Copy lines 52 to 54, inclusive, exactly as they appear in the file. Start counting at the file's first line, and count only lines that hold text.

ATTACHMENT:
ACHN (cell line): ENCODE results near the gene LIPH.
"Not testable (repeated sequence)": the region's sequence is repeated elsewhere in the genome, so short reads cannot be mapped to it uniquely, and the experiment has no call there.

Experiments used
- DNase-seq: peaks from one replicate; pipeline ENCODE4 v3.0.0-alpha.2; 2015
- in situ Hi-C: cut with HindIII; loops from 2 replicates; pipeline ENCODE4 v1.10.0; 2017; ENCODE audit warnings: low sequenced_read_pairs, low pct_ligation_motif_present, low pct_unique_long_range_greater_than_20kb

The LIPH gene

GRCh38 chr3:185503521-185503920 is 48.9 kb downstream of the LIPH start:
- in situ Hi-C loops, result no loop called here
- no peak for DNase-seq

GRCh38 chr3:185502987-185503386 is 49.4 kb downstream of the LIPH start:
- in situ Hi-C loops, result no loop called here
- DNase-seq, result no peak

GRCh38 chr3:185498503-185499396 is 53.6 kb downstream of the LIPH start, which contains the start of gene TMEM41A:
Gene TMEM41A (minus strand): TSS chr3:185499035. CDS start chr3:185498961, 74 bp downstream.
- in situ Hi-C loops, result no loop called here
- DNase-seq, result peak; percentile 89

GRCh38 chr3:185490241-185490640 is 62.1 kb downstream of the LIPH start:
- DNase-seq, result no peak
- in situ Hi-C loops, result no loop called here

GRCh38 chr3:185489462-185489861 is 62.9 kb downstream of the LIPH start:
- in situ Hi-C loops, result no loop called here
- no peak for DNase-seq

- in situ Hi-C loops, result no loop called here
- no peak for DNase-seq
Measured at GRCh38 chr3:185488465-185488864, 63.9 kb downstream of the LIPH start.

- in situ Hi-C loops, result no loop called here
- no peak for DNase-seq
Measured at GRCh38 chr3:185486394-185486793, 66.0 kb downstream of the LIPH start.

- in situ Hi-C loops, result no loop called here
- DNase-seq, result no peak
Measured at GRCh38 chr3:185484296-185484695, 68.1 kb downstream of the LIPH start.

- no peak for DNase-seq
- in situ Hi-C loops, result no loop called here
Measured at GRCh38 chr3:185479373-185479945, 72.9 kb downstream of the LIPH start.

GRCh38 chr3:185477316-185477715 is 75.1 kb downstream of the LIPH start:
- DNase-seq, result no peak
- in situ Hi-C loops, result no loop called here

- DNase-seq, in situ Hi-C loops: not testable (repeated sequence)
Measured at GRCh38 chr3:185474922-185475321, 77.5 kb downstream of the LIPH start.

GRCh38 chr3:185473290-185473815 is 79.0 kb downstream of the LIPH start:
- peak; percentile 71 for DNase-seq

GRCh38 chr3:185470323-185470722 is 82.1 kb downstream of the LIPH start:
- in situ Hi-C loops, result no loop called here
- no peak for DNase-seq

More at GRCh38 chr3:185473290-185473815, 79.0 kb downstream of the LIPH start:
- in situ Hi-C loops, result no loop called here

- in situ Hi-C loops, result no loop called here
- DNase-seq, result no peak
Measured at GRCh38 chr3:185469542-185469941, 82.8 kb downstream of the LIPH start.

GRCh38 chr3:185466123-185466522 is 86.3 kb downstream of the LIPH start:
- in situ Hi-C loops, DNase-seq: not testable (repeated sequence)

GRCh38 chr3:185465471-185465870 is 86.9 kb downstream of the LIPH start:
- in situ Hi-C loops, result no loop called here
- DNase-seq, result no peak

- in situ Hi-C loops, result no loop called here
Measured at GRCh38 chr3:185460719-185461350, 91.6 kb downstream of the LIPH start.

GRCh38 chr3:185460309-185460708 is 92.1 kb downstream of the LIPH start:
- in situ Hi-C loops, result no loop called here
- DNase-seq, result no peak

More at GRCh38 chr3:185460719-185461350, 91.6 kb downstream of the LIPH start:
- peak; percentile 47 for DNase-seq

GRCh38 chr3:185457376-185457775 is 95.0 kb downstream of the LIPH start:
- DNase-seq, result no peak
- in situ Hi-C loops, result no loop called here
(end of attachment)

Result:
GRCh38 chr3:185465471-185465870 is 86.9 kb downstream of the LIPH start:
- in situ Hi-C loops, result no loop called here
- DNase-seq, result no peak